Not totally sure about this...but around minute 3 into the film (set in 1960) Joe and buddies are driving over a bridge. We are shown several views of NYC from this bridge...in one shot, I believe we see the Twin Towers in the background. If I'm right, this would not be possible since the Twin Towers were being built/completed in the early 1970s. See more »
"What do these Hollywood types know about gangsters?" (Crazy Joe, when he encounters a film crew on the street)
Ironically, a good point. (Or was the irony intentional? I doubt it...) Hollywood types have generally proved to know very little about the mob (or almost anything else for that matter), or at least often present aspects of that culture in a misleading or somewhat romanticized manner. However, there isn't too much silliness or idolatry going on here, i.e. CJ's mobsters are to the most part portrayed accurately/realistically, in other words as the uncontrollable sociopaths that they are and always will be. Thankfully, this isn't a Sydney Lumet picture in which the viewer is required/asked to sympathize with criminals by taking an irrational, liberal, childishly anti-establishment attitude. (See "Find Me Guilty", a fantasy mobster court-room drama in which a "happy ending" constitutes a dozen mobster defendants being acquitted of crimes they did commit...)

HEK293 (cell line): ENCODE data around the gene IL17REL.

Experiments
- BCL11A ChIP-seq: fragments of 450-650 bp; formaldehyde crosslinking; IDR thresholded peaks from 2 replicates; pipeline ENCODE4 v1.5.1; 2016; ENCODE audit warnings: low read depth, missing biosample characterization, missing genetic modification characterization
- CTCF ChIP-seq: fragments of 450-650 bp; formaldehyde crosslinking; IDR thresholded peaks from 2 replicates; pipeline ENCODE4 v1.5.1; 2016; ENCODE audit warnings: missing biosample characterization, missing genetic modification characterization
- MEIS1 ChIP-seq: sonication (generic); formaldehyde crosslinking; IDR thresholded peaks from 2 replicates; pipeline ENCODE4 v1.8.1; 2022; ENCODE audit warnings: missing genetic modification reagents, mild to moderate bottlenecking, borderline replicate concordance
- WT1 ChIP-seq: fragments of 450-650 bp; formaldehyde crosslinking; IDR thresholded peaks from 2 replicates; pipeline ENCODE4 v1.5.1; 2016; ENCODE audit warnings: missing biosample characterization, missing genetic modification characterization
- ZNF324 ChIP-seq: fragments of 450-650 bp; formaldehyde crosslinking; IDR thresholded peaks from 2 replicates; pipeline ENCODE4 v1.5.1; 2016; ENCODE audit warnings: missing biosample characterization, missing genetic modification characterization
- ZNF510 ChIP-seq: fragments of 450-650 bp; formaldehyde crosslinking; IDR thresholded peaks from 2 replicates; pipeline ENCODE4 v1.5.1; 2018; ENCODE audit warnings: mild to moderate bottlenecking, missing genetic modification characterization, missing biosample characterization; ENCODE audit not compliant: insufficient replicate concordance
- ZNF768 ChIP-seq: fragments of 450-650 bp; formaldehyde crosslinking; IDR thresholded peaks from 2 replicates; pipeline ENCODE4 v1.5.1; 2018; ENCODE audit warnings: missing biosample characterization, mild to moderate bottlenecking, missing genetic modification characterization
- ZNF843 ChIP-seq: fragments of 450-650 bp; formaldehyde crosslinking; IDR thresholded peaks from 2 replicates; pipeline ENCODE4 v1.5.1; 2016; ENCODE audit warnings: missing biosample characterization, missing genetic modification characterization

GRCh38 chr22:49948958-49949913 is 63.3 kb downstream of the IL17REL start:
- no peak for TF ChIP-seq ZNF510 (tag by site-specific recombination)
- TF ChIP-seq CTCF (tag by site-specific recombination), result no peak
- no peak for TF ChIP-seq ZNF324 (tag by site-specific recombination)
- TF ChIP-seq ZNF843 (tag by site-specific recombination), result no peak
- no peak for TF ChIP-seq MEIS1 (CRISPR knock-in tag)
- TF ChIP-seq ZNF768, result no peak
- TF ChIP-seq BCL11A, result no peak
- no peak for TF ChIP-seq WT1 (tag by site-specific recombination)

The radiant 70s look, a brisk plot development, and the generally good cast make up for some occasional flaws.
Fonz as a gangster?? He is about a head shorter than all the (fe)male cast members - and that includes Harve Villachaize. Truly threatening-looking. Not to mention his perpetual "mild-mannered accountant's" facial expression, which he cannot get rid off even if a team of top plastic surgeons tried to help him in that fantastic feat. That was a major casting blunder. What's next... Kate Hudson as head of NASA? Casey Affleck as Superman?
Another casting error, though far less dramatic than the Fonz fiasco, was picking Charles Cioffi to play a rising mob star. An actor's Italian name alone does not necessarily a suitable mafiosi make. He too lacks the aura of psychopathy that even the least violent mobster (which isn't saying much) has, lurking below the surface.
Why do mobsters' wives and girfriends, i.e. harlots, nearly always get portrayed favourably in movies? It doesn't take a brilliant deductive mind or world-class detective skills to figure out that such women can't be morally much more impressive than the scum they they date. Admittedly, Paula Prentiss's character is underdeveloped, but whatever little we see of her seems to be far too flattering for that kind of woman.
On one or two occasions the jumps from one scene to the next are too quick, making the flow of the movie somewhat shaky. It's as though the initial running time of CJ had been 30 minutes longer, and a commercially-driven butchering job had been implemented at the last minute in the editor's room.
4 of 12 people found this review helpful.
Was this review helpful to you?